Album Review: Run The Jewels – Run The Jewels 2

Focused aggression. That is the most succinct way to describe Run The Jewels 2. The follow up to the critically successful, 2013 album by hip-hop duo, Run The Jewels. Dropped in the middle of the night on their own site, for free, RTJ2 hits harder than most other hip-hop albums out today. What really sets it apart from its contemporaries is the diliberate nature of it all. Every line, every beat, down to the sequencing is a clinic in artful efficiency. As if the artists behind it (Killer Mike and El-P), who are both pushing 40, knew not to waste any effort. Run The Jewels 2 has a ferocity and technical craft that begs to be repeated, and will test even the best sound systems low end.

Run The Jewels 2 feels like the exact opposite of Watch The Throne by Jay-Z and Kanye West. Where both are, in essence, the rebirth of the MC/DJ dynamic, WTT was more of a victory lap, two artists showcasing a particular section of their talent through the eyes of made men. Run The Jewels 2 comes at you with the anger and skill of a journeyman fighter who just hasn’t quite made it, but has the respect of all his peers. Killer Mike and El-P have both been around for some time, making a name for themselves and appearing with top tier artists like Outkast. The chip on their respective shoulders is evident in their “do it yourself” approach, but what comes through in the music is a mature outlook with youthful exuberance.

The opening track, “Jeopardy,” sets the tone perfectly. It acts almost as a warning, instead of lyrics, Killer Mike’s booming voice tells you his intentions for the beat and at that point you are at his mercy. The beat, expertly crafted by El-P, starts like an ’80’s movie score, slow and synthy. The horns and bass drum slowly build momentum and become more distorted as Mike lays down line after line, adding layer after layer of instrumentation which then culminates into a full stop, where it is then El’s turn to rip the song apart.

RTJ2 also has some of the best back and forth in hip-hop. The way Mike and El exchange lines and pick up on each others setups is masterful. This is especially obvious on “Blockbuster Night Part 1.” They flow in and out of each others lines with such precision and fluidity, it’s like they’re sharing one brain at times.

Another subtle aspect of RTJ2 is how they allow the listener to take in the production elements in a way that doesn’t come off as forced. All of the songs except one come in under four minutes, yet they still find a way to let the songs breathe. On “Oh My Darling Don’t Cry” you hear almost every element of the beat before El-P starts his verse, and even then, he allows his first line to linger before going back in, dipping his toe into the pool before the cannonball.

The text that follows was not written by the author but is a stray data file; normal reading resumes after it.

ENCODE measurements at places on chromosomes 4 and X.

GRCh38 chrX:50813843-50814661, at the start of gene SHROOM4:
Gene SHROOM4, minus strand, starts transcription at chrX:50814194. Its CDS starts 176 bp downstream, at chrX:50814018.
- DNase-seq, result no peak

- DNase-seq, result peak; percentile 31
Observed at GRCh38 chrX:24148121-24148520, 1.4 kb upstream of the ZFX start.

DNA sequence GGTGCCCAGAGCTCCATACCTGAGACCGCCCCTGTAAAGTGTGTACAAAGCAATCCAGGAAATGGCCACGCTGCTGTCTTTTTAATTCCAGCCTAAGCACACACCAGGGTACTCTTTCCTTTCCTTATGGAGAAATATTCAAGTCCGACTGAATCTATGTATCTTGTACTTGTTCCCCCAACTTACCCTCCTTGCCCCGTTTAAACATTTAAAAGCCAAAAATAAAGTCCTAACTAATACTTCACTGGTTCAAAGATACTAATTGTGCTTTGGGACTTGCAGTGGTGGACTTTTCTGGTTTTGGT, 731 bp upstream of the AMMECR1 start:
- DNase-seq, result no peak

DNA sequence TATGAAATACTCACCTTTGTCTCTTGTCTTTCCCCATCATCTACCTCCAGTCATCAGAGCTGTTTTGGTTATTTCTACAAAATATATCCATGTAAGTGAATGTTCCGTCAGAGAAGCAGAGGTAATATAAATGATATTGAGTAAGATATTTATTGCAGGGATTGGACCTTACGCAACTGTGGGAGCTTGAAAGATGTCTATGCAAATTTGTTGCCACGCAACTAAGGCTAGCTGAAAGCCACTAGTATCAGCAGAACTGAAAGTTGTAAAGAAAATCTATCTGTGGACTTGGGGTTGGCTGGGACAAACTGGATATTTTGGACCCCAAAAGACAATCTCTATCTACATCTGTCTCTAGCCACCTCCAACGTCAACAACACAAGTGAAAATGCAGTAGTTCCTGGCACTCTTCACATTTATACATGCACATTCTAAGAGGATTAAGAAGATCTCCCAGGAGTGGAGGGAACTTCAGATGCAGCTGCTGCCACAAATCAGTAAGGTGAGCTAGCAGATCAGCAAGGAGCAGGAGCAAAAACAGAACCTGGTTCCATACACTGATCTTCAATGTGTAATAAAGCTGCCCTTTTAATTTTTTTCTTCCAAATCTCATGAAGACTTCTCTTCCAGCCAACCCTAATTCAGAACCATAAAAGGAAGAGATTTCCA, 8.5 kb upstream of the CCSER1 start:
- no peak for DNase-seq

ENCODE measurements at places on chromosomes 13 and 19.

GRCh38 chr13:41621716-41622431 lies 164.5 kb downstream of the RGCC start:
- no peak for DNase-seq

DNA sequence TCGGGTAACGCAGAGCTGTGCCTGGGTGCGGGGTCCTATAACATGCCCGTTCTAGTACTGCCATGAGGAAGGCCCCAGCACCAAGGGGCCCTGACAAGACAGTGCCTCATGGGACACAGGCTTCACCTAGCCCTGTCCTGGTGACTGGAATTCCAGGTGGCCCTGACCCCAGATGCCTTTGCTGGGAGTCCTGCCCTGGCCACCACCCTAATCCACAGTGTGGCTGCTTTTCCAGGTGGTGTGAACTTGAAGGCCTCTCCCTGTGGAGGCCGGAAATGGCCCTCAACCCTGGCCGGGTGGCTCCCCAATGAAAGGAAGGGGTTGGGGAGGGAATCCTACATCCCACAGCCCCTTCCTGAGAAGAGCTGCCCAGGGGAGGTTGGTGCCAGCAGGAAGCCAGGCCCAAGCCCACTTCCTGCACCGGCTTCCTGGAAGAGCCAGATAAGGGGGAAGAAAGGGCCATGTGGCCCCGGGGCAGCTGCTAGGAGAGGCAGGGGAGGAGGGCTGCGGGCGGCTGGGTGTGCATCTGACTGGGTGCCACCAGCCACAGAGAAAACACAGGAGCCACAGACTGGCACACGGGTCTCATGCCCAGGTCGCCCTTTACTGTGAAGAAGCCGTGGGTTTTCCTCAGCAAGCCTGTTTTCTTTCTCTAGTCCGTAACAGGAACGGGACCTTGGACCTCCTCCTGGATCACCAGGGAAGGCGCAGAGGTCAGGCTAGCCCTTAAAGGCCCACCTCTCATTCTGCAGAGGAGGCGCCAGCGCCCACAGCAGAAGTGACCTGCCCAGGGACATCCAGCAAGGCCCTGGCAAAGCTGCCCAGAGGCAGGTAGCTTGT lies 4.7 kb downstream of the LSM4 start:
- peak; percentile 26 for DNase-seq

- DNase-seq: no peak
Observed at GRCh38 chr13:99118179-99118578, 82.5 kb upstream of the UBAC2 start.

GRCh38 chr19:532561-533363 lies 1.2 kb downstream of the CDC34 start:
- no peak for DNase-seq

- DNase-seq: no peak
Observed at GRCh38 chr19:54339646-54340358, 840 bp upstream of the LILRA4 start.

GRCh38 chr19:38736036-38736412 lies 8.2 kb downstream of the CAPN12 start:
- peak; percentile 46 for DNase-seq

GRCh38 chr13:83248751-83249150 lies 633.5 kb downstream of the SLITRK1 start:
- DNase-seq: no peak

Even the features fit almost perfectly. A rare appearance by Zack De La Rocha of Rage Against The Machine, proves that maybe Rage should have added some more break beats and 808’s to their arsenal. Not saying Zack is the most technical rapper, but his presence on “Close Your Eyes and Count to F**k” is strong. Travis Barker’s snares and fills on “All Due Respect” fit right in with the frantic sections that El-P laid down, and Gangsta Boo more than keeps up on the sexually explicit “Love Again.” At every turn, the features come out of left field, but make total sense after the first pass.

Run The Jewels 2 benefits greatly from repeat listens, picking up missed lines and connections. Which is great in some cases, but others are just a byproduct of a crowded bass line. It also has a perspective that could only be approached by older, more seasoned artists. Where you may have some reservations about a younger rapper talking about their interactions and anger with police, hearing the same lyrics from grown men who’ve live and had more run-ins with the law, these songs carry more weight. The partnership between Mike and EI-P seems long overdue as they truly bring out the best in one another, but maybe they’ve met at just the right time. Whatever the case may be, if you have a hip-hop bone in your body, you owe it to yourself to listen to this album. Otherwise, you’re missing the whole point.

Originally published (10/28/2014)


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